—archetypal /ahr"ki tuy'peuhl/, archetypical /ahr'ki tip"i keuhl/, archetypic, adj. —archetypally, archetypically, adv./ahr"ki tuyp'/, n.1. the original pattern or model from which all things of the same kind are copied or on which they are based; a model or first form; prototype.2. (in Jungian psychology) a collectively inherited unconscious idea, pattern of thought, image, etc., universally present in individual psyches.[1595-1605; < L archetypum an original < Gk archétypon a model, pattern (neut. of archétypos of the first mold, equiv. to arche- ARCHE- + týp(os) mold, TYPE + -os adj. suffix)]
* * *Primordial image, character, or pattern of circumstances that recurs throughout literature and thought consistently enough to be considered universal.Literary critics adopted the term from Carl Gustav Jung's theory of the collective unconscious. Because archetypes originate in pre-logical thought, they are held to evoke startlingly similar feelings in reader and author. Examples of archetypal symbols include the snake, whale, eagle, and vulture. An archetypal theme is the passage from innocence to experience; archetypal characters include the blood brother, rebel, wise grandparent, and prostitute with a heart of gold.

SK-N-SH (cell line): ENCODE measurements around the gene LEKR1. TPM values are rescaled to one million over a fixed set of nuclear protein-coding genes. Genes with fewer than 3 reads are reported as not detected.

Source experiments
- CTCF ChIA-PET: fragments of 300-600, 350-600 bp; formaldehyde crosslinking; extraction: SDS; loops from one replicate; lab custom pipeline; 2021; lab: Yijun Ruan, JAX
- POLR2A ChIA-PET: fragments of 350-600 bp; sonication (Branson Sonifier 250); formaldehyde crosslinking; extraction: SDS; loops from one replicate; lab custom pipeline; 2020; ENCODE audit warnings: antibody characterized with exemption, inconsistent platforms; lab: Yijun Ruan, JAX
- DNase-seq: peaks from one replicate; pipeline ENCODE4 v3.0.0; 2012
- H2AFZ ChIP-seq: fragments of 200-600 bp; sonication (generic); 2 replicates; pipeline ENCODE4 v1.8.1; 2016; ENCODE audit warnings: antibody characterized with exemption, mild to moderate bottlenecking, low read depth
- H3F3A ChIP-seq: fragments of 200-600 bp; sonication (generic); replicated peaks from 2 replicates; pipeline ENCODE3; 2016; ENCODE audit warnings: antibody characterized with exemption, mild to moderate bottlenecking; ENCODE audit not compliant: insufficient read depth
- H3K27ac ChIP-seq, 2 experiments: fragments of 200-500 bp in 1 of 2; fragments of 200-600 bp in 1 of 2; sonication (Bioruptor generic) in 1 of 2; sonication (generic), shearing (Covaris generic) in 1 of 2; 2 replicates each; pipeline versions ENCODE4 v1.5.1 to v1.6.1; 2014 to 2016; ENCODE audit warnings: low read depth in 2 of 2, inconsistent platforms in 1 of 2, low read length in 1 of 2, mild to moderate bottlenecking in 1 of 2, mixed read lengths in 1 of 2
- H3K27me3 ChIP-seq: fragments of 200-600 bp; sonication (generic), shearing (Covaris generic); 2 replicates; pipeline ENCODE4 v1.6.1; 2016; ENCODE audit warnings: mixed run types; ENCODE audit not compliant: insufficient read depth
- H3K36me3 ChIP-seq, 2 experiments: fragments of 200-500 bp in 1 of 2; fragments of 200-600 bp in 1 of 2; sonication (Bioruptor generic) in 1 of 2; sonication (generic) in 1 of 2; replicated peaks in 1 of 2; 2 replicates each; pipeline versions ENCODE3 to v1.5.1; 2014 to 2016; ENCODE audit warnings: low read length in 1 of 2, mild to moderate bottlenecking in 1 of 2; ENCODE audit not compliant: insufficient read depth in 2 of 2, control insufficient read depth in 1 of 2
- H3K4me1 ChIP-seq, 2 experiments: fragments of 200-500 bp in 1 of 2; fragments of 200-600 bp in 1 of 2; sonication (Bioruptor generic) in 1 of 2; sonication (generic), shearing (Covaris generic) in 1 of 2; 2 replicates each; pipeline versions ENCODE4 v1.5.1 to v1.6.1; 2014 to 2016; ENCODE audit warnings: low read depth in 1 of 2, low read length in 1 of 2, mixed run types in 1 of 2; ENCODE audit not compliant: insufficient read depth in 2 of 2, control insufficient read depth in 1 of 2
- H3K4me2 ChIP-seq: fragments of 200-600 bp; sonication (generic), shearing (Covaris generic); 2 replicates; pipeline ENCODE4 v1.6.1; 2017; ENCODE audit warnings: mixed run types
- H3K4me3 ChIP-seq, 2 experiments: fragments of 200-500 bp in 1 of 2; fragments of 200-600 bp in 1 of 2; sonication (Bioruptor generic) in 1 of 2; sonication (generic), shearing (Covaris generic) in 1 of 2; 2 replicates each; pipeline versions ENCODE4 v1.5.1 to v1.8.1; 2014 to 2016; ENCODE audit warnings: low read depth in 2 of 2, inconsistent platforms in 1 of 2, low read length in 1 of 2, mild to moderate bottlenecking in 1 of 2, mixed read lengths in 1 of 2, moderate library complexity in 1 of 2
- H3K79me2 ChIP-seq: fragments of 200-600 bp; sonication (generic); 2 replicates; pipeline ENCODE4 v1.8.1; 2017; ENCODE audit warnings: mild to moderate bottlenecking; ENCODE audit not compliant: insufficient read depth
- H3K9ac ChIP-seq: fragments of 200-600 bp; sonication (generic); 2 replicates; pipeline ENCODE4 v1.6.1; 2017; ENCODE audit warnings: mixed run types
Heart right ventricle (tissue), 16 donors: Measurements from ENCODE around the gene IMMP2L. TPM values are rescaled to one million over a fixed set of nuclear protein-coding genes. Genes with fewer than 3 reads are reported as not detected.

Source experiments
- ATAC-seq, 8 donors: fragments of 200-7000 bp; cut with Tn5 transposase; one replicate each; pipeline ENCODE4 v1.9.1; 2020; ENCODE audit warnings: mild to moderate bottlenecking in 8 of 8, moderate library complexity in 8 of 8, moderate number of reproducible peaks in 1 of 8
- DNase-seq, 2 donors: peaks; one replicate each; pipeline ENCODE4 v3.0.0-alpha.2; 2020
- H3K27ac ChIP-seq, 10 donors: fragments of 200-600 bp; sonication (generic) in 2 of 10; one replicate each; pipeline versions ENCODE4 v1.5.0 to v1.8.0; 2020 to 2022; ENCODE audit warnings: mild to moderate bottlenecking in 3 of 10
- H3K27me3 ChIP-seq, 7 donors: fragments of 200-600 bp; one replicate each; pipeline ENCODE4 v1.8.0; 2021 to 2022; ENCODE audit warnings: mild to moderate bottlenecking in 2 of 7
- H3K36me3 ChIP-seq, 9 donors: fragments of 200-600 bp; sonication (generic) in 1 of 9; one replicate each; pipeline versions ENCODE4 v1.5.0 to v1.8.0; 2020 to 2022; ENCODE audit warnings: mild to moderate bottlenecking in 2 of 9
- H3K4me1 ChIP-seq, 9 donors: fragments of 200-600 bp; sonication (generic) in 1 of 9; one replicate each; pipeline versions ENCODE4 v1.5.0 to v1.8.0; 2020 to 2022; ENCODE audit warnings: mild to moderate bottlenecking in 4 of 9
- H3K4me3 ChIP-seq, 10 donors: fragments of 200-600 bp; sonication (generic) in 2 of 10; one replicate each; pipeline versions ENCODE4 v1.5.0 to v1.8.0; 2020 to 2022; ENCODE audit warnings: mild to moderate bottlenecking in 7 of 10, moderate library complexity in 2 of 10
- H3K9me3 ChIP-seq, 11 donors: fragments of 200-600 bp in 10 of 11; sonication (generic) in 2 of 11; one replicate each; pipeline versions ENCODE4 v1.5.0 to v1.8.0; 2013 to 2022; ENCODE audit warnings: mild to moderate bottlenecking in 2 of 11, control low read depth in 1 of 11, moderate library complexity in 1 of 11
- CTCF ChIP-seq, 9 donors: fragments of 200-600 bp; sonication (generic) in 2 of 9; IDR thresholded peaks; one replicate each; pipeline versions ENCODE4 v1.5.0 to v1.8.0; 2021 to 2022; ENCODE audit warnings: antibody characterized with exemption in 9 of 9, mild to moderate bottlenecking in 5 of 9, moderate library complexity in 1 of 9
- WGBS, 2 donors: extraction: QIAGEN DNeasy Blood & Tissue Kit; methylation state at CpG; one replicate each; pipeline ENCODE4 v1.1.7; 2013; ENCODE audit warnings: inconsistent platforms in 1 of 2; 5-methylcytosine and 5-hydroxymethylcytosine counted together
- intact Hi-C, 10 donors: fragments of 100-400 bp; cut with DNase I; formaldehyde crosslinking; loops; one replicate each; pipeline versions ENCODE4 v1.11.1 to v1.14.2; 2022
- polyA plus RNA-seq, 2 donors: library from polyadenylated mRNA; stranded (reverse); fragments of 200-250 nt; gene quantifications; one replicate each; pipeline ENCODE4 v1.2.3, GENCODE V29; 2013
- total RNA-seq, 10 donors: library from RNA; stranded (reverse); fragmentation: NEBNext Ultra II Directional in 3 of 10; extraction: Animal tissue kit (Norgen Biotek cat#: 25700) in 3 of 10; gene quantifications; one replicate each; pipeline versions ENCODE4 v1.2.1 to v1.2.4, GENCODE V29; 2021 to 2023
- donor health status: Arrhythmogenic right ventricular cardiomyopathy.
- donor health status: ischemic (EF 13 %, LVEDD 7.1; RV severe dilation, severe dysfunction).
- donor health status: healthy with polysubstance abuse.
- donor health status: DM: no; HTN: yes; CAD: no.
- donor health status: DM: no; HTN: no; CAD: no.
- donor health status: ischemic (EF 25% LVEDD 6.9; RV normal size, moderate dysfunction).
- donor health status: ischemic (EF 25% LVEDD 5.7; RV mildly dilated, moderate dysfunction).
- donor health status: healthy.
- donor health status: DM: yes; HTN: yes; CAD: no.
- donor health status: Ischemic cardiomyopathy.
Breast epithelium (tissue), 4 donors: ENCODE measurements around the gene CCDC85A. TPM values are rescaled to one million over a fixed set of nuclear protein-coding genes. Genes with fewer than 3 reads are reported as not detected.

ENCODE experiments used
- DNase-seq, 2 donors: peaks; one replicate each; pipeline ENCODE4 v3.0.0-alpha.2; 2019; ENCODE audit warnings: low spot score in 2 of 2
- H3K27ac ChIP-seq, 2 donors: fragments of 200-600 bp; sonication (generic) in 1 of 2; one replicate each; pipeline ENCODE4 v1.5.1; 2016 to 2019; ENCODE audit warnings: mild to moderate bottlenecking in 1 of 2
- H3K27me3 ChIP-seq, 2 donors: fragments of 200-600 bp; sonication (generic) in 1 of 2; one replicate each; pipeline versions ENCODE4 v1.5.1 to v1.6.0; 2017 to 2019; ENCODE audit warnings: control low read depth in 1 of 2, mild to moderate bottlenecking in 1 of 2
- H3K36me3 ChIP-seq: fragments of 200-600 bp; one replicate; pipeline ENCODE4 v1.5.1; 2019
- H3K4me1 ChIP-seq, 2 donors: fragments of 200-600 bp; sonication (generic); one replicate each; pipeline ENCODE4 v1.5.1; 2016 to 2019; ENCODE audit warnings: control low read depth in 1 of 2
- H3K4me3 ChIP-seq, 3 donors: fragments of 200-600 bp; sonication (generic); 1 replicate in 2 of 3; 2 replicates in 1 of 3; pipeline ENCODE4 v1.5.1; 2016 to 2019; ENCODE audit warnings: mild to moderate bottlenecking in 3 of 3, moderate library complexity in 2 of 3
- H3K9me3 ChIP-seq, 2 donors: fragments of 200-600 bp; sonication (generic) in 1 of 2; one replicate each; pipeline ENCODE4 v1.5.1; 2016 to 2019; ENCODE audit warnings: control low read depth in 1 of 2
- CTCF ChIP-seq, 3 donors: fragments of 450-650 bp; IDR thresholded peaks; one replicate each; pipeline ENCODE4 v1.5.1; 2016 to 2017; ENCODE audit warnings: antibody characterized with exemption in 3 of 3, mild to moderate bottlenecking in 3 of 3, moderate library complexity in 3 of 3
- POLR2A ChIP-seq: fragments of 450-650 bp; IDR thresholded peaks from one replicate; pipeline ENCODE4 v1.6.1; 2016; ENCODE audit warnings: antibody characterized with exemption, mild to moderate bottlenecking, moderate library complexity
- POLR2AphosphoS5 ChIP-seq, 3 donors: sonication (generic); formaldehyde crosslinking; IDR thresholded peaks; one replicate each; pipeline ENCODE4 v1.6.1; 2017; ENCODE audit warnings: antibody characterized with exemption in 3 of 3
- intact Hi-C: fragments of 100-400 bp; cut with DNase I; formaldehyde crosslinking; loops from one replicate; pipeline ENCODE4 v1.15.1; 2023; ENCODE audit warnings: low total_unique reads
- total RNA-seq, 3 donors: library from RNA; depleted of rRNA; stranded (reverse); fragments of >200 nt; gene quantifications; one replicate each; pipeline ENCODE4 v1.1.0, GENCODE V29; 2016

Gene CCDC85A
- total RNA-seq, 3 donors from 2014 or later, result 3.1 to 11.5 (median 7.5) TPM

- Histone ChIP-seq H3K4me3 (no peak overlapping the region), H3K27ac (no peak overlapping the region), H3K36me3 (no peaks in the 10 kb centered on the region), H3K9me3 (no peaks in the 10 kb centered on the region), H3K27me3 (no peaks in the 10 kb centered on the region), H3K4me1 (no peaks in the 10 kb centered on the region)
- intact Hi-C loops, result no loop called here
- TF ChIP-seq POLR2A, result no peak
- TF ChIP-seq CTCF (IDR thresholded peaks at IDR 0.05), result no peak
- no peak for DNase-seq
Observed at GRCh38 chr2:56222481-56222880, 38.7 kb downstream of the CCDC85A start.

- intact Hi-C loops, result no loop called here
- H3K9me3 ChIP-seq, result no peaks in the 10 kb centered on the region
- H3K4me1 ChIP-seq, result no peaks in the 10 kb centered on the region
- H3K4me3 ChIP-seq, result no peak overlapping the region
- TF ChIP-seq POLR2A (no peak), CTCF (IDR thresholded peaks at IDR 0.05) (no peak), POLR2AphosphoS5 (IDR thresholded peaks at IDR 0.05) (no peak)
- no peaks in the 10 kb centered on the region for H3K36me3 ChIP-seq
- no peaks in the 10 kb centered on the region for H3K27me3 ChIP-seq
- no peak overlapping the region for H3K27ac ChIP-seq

* * *(from Greek archetypos, “original pattern”), in literary criticism, a primordial image, character, or pattern of circumstances that recurs throughout literature and thought consistently enough to be considered a universal concept or situation.The term was adopted and popularized by literary critics from the writings of the psychologist Carl Jung (Jung, Carl), who formulated a theory of a “ collective unconscious.” For Jung, the varieties of human experience have somehow been genetically coded and transferred to successive generations. These primordial image patterns and situations evoke startlingly similar feelings in both reader and author. The Canadian literary critic and theorist Northrop Frye (Frye, Northrop) was influential in extending the use of the term archetype to specifically literary contexts. Archetypal criticism has been connected with another group of thinkers more closely allied to its Jungian roots, including Maud Bodkin and James Hillman.
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